Edinburgh Cat and Dog Home have seen monumental rises in their gas and electricity costs.
An Edinburgh-based animal charity has warned it is facing a “perfect storm” of rising energy bills, as annual costs look set to go up 800 per cent.
The Edinburgh Cat and Dog Home (EDCH) has said it is expecting electricity costs to reach £31,160 while its gas bills sky-rocket to £63,735.
The charity has been leading work on providing support through pet food banks, but is now seeing more owners forced to give up their pets and growing prices from its suppliers "whether it is cat litter or food or veterinary drugs – all of its going up".
Speaking to the Herald, chief executive Lyndsay Fyffe-Jardine said she was “completely floored” by the price rises.
She said: "We'd already calculated it was about £200,000 of just overhead costs we were going to be increasing, but to receive those electricity and gas costs was just crippling.
"This is beyond what we could have or should have expected.
“We will get through the winter, and I'm sure the most of next year, but it's what happens beyond that if we don't stabilise the income that we get."
Scottish Liberal Democrat leader Alex-Cole Hamilton has now called for intervention from Parliament to ensure financial support for the EDCH.
He told the newspaper: “Edinburgh Dog and Cat Home is an absolutely fantastic charity that provides a caring and compassionate environment to animals needing rescue and shelter.
“As the first charity in the country to provide food banks with pet food, it currently feeds 3,000 animals.
“Sadly, the skyrocketing cost of energy bills has pushed the home to the brink of closure, especially when it relies so heavily on gas and electricity to keep its animals warm and well-fed.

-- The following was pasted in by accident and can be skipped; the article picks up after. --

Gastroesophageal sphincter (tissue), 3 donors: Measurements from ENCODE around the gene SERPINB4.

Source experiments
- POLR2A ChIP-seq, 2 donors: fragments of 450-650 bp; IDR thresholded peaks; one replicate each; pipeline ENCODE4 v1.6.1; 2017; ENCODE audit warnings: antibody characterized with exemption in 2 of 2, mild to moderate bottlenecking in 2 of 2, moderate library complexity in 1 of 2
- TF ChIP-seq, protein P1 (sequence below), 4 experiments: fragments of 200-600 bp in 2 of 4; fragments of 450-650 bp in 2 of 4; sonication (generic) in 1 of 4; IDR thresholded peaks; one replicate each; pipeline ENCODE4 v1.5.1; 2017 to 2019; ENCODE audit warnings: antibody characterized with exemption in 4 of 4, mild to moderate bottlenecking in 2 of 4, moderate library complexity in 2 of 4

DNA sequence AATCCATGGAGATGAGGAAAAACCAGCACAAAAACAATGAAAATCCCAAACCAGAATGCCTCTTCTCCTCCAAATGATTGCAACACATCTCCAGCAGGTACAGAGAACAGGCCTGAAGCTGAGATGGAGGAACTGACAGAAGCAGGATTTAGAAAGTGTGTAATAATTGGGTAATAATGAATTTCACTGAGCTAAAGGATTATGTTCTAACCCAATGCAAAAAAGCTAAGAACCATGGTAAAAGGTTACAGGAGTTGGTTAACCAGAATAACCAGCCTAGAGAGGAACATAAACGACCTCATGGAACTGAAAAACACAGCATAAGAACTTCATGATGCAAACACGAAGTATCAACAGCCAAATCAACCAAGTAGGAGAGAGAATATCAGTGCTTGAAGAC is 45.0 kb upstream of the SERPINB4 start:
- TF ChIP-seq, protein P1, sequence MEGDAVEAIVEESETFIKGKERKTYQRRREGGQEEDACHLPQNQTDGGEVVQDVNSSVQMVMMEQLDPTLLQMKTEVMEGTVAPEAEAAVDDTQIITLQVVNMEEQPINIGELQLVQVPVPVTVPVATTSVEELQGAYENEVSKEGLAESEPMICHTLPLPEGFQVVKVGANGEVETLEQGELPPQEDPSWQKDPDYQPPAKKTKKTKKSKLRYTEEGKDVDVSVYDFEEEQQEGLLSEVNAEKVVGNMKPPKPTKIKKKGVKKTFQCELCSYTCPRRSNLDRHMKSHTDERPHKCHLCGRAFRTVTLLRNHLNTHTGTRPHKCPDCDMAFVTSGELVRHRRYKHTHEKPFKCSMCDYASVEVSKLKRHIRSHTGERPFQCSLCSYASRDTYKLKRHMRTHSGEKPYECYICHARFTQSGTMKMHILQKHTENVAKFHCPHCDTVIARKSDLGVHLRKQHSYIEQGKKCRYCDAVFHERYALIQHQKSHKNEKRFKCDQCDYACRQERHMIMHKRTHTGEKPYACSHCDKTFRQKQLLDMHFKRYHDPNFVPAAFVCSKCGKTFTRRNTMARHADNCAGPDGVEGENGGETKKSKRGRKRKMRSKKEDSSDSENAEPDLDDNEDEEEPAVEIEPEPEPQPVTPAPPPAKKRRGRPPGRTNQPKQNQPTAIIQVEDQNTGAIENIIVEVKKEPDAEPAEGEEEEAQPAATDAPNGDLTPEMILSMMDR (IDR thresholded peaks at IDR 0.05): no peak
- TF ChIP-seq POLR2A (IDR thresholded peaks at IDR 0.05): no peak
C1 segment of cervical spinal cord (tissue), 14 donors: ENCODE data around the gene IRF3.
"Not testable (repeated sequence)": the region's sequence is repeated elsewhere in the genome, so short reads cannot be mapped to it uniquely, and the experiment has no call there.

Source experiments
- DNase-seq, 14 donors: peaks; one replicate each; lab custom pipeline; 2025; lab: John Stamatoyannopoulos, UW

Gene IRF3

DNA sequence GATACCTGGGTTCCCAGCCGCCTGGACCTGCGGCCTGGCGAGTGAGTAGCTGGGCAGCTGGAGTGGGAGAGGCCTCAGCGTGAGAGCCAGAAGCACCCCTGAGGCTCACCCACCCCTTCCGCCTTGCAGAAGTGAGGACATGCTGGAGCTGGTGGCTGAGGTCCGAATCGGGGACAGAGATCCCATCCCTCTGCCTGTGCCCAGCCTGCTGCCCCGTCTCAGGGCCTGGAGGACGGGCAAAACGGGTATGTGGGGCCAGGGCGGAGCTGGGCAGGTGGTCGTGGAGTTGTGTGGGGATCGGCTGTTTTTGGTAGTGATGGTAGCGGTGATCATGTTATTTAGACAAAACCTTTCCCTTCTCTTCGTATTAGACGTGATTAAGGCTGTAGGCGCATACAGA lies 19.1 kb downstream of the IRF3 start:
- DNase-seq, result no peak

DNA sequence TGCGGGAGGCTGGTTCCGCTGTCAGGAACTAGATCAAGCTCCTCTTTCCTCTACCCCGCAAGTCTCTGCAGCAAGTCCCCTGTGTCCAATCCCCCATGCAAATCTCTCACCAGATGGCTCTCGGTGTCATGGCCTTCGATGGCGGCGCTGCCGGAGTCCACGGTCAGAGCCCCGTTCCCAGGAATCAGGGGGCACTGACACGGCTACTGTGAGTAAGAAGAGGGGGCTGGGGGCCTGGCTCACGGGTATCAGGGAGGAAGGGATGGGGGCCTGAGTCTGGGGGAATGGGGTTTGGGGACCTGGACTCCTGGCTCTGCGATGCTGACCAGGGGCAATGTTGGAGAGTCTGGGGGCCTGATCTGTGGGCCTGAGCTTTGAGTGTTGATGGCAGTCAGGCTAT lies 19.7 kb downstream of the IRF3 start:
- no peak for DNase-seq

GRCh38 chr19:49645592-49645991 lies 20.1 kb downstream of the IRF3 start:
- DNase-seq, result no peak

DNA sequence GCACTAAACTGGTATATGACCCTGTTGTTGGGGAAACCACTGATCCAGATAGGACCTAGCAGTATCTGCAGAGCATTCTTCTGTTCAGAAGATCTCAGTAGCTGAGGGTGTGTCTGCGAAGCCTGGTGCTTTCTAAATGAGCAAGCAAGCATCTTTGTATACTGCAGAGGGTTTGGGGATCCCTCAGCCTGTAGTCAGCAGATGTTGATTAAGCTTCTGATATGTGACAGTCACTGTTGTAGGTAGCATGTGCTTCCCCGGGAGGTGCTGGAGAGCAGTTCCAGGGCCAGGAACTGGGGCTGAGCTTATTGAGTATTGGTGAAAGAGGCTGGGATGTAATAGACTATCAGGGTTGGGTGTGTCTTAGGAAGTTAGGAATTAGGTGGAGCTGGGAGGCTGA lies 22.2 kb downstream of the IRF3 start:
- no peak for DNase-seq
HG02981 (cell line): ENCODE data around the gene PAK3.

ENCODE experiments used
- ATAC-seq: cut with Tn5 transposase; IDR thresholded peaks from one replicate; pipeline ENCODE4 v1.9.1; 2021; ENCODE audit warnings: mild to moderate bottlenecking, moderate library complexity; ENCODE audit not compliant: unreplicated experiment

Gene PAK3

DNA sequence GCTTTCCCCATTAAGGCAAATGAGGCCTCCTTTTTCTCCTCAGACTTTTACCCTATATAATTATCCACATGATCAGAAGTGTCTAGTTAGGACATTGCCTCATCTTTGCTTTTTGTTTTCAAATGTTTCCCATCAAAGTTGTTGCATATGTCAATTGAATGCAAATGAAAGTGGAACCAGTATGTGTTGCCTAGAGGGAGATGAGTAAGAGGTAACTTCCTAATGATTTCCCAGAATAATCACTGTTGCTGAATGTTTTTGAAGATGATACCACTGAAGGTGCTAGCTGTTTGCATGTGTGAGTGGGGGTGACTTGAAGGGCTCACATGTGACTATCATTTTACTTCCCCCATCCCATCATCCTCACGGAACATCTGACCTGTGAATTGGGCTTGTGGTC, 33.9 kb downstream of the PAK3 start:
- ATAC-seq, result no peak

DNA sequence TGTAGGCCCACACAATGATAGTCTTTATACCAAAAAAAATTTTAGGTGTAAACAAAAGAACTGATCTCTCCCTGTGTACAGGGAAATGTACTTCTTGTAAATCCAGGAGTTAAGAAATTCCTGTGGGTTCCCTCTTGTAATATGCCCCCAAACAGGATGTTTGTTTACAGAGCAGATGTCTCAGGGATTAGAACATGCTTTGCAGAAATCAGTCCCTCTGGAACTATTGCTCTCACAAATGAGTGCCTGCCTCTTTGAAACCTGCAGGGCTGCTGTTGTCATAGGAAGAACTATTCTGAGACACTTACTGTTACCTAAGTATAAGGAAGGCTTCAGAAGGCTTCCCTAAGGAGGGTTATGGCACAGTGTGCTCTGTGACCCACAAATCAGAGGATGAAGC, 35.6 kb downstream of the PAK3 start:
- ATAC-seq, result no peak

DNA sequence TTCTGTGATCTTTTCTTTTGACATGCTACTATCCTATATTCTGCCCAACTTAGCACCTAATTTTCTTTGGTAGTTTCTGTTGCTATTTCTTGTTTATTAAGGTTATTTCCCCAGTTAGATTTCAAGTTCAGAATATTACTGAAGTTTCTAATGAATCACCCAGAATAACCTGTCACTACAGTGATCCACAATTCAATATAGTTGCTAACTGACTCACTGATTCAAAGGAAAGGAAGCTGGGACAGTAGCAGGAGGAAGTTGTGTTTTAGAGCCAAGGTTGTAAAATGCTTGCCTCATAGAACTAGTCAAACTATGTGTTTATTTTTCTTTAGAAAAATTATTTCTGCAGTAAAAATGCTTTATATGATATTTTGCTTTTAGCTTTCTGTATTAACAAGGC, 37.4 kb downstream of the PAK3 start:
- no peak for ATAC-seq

“With no financial support in place from either national or local government, the home depends solely on the generosity of its donors.
“That is why I am today tabling a motion to inspire an intervention from MSPs across Parliament, which will save this iconic Edinburgh institution from collapse.
“I want to see the Scottish Government working in partnership with City of Edinburgh Council and animal welfare organisations so that EDCH gets the support it desperately needs.”
The EDCH feeds 3,000 animals each month with their work providing food banks with pet supplies
The charity believes support needs to be provided for charities across the board as the cost-of-living crisis takes a stronger hold.
Ms Fyffe-Jardine said: "There are going to be a lot more organisations to come who are going to experience these challenges.
"I really feel very strongly that we're providing an amazing service, but so many people are doing so many good things and it's really easy for these shock moments to pass by.
"That’s why we wanted to raise it because we think we're raising on behalf of so many other organisations who will also be experiencing these challenges."